Niki Gauthier is the owner of Niki G’s Fitness which specializes in Boot Camp, THE Complete Personal Fitness Program for Women. Outdoor Boot Camps are available Spring thru Fall. For more fitness tips, check out her blog and sign up for Niki G’s Fitness Newsletter, at www. nikisbootcamp.com

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Help Me, Rhonda!!! An Advice Column for Fieldstone Farms

Dear Rhonda,

As a mother, teacher and counselor who chose to let her younger children read The Hunger Games, I felt it was a most appropriate spring board for discussing communism, dictatorships, character development and sacrifice. I did read this series before my children. It has adult themes, but these are issues that relate to history, government and economics so, am I crazy to think that the others who sit in judgment are not letting their younger children watch Disney and Nickelodeon? The shows on TV deal with the type of adult issues that are superficial and frankly, not always appropriate for younger viewers. This series provided many great, thought-provoking discussions with my children.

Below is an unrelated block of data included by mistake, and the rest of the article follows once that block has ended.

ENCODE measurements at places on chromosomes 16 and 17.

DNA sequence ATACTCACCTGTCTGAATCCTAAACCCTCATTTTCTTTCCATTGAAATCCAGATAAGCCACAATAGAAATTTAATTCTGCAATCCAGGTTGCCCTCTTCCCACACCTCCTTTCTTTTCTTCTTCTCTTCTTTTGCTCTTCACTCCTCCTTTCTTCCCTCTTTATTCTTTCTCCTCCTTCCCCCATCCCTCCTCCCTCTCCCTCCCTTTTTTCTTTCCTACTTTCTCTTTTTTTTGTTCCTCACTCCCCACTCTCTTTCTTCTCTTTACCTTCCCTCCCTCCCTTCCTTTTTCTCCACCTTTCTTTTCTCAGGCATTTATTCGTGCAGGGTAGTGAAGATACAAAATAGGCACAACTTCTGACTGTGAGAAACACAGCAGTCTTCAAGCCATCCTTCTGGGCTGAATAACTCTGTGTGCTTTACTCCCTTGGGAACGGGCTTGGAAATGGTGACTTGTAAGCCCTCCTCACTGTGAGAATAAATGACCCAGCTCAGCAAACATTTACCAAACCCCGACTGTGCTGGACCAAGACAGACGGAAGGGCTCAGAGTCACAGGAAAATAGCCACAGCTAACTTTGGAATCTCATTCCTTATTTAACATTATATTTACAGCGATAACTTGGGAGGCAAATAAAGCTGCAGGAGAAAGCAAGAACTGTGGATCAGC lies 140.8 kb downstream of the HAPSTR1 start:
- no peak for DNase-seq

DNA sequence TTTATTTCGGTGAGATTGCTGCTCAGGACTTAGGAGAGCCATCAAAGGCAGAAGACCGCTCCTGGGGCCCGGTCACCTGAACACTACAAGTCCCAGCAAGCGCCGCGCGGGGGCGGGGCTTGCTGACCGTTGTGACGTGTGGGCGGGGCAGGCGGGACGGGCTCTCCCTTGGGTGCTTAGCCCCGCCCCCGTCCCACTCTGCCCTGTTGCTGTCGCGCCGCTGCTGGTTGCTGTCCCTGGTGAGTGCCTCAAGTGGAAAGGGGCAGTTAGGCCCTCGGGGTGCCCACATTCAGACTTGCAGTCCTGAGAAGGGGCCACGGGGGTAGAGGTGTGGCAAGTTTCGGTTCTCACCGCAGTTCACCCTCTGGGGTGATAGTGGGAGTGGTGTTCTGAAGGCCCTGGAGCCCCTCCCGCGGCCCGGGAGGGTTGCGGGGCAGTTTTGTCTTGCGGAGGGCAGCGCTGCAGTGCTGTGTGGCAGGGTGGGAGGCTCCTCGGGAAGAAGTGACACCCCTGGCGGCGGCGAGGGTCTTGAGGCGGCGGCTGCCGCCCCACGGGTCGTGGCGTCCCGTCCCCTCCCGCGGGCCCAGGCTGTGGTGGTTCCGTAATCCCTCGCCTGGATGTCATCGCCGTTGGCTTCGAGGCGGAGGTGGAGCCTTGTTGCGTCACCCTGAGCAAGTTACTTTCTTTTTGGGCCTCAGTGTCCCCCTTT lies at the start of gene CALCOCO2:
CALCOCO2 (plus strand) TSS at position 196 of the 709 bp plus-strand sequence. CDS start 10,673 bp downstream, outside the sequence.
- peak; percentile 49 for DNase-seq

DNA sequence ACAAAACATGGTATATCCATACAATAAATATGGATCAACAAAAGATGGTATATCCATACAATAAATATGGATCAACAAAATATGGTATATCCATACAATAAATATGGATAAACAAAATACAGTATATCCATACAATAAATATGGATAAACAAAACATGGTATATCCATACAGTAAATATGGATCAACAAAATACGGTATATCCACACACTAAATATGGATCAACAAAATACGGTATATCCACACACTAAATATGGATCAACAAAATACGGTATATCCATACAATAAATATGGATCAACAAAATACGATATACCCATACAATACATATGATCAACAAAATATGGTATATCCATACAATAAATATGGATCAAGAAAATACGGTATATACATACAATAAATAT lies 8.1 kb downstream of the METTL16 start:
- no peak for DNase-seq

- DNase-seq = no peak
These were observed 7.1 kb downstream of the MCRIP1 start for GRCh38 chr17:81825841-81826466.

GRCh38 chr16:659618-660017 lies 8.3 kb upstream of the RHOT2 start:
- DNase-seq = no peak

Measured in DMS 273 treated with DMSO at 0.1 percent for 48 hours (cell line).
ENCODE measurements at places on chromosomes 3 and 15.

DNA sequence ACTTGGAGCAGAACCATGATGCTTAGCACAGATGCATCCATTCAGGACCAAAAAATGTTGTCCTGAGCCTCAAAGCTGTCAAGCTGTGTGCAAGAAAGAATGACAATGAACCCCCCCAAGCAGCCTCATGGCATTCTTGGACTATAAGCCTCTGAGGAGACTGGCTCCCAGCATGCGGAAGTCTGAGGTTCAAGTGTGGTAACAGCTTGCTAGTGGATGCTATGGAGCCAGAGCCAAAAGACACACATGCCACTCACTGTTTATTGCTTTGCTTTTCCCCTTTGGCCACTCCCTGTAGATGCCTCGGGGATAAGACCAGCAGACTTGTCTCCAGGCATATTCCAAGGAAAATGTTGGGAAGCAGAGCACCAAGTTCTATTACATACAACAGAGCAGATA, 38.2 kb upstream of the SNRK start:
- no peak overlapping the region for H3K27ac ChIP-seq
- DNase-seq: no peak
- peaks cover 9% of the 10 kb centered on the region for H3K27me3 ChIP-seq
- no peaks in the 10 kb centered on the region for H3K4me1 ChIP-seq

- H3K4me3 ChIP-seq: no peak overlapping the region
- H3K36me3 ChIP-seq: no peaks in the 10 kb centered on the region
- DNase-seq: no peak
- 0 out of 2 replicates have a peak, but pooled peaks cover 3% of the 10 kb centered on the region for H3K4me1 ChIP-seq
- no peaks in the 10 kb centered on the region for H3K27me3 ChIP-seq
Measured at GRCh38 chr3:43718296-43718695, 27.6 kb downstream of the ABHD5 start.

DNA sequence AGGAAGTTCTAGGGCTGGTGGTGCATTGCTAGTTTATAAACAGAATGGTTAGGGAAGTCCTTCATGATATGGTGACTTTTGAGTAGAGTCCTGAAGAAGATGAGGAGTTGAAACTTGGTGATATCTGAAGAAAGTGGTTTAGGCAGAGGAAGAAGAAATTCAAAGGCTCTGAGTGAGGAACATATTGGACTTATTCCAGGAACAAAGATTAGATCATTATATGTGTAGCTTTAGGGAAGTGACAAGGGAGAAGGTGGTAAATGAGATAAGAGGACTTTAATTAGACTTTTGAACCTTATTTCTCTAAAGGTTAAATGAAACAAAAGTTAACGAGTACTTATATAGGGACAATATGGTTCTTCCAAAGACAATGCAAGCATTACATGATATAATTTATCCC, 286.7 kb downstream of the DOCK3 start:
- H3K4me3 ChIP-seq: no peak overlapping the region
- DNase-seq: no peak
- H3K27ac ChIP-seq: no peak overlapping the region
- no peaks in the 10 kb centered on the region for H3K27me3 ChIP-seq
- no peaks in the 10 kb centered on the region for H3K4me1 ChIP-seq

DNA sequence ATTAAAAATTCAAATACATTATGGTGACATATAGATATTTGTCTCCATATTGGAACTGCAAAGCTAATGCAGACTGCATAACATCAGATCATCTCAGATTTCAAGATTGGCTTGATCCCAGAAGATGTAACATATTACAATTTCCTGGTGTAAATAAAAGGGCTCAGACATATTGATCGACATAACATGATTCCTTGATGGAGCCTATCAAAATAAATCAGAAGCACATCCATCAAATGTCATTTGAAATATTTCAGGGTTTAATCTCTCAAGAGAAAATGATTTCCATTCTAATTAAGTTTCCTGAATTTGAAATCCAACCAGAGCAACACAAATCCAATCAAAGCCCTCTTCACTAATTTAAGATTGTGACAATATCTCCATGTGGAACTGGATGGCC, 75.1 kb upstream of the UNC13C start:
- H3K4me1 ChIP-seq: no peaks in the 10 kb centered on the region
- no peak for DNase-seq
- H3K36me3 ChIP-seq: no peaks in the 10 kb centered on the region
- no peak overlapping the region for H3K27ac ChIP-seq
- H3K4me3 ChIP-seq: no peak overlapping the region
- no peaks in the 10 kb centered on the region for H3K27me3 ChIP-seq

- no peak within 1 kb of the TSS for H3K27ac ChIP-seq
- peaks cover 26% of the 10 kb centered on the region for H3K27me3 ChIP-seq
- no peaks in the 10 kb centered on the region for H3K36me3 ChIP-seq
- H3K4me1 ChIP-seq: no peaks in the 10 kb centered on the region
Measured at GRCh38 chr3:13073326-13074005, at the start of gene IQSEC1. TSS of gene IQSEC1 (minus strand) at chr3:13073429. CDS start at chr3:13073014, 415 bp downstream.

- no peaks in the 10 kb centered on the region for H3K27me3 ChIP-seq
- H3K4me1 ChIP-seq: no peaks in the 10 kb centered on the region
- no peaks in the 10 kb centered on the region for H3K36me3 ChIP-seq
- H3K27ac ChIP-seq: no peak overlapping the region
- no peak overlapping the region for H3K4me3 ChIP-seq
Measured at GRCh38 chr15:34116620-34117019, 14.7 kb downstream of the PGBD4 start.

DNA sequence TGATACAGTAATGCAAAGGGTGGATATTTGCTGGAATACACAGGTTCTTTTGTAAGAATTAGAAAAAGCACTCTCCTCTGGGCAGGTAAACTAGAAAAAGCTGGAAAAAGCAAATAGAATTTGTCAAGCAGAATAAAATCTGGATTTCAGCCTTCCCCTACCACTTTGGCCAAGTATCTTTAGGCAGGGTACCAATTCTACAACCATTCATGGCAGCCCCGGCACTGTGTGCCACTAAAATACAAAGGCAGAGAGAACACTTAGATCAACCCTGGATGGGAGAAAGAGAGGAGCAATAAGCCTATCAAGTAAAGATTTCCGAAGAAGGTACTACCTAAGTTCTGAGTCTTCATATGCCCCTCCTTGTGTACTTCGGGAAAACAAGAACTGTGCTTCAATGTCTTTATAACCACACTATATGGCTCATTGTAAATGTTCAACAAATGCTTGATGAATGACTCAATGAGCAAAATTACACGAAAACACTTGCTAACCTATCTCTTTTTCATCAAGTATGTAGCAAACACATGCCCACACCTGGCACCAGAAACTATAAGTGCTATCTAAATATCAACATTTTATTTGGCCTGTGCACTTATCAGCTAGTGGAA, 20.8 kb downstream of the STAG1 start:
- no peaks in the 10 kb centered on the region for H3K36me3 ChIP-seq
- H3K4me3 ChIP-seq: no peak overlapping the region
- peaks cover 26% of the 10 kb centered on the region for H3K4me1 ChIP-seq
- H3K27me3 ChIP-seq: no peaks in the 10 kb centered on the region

- Games Mom Dear Games Mom,

Thank you for your input! I would love to know what your children thought of the series. What types of questions did they ask? What discussions followed? I find this topic fascinating and very polarizing. There seems to be no middle ground. Either the parent has no problem with their kids reading the series, or they adamantly oppose the idea. I would love to hear more about your experience!

Dear Rhonda,

I have a co-worker who frequently makes insensitive comments regarding the sexual preference, race, ethnicity, etc. of others. These comments are not so blatant that I feel comfortable reporting her to Human Resources, but they make me uncomfortable. How do I let her know my feelings without jeopardizing our working relationship?